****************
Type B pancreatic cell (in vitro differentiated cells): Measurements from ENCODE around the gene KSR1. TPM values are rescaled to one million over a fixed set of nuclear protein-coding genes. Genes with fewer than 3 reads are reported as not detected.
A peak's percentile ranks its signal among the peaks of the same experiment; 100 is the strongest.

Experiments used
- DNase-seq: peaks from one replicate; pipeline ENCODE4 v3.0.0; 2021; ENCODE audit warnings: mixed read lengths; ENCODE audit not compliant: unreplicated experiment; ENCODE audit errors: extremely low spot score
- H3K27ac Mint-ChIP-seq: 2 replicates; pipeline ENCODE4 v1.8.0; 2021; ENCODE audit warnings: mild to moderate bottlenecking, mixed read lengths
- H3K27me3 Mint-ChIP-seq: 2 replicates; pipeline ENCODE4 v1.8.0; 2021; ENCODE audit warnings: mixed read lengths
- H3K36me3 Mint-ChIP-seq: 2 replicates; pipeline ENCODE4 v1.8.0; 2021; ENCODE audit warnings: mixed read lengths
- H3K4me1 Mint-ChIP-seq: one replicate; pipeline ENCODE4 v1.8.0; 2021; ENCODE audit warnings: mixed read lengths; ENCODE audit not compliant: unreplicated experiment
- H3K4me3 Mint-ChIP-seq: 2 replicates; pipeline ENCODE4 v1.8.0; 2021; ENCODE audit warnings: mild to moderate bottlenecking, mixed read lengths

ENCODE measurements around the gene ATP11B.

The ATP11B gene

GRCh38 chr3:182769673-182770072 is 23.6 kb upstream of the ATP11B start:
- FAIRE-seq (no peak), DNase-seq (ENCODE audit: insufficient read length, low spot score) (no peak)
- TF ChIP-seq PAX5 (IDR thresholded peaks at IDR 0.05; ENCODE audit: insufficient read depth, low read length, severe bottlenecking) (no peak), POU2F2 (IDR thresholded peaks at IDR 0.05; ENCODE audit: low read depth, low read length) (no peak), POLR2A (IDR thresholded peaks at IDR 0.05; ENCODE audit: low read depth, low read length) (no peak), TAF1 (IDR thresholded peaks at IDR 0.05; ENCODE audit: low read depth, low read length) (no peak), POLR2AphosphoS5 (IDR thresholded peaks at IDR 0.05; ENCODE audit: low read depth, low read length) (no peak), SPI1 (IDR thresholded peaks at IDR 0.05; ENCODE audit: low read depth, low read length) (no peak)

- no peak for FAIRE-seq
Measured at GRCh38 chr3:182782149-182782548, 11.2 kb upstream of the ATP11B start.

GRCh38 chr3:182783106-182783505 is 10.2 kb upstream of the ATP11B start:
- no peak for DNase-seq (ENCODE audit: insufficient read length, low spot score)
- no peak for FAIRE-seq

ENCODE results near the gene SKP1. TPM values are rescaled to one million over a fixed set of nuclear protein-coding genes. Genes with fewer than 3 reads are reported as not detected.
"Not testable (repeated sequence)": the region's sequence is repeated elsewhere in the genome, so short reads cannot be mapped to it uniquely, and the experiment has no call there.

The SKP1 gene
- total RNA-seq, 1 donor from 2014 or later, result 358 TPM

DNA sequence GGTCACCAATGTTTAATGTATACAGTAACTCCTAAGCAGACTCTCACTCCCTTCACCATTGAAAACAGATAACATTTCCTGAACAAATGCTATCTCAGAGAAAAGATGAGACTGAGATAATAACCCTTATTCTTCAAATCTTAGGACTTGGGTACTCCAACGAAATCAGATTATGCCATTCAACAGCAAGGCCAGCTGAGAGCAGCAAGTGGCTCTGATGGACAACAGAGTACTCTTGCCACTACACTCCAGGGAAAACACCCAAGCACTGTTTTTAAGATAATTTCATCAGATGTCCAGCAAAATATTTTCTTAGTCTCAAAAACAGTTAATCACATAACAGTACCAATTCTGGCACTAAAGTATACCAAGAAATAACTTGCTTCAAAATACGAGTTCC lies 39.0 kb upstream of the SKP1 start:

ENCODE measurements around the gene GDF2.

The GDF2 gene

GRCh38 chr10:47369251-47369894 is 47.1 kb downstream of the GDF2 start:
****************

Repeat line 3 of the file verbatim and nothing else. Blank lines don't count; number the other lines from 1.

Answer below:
Experiments used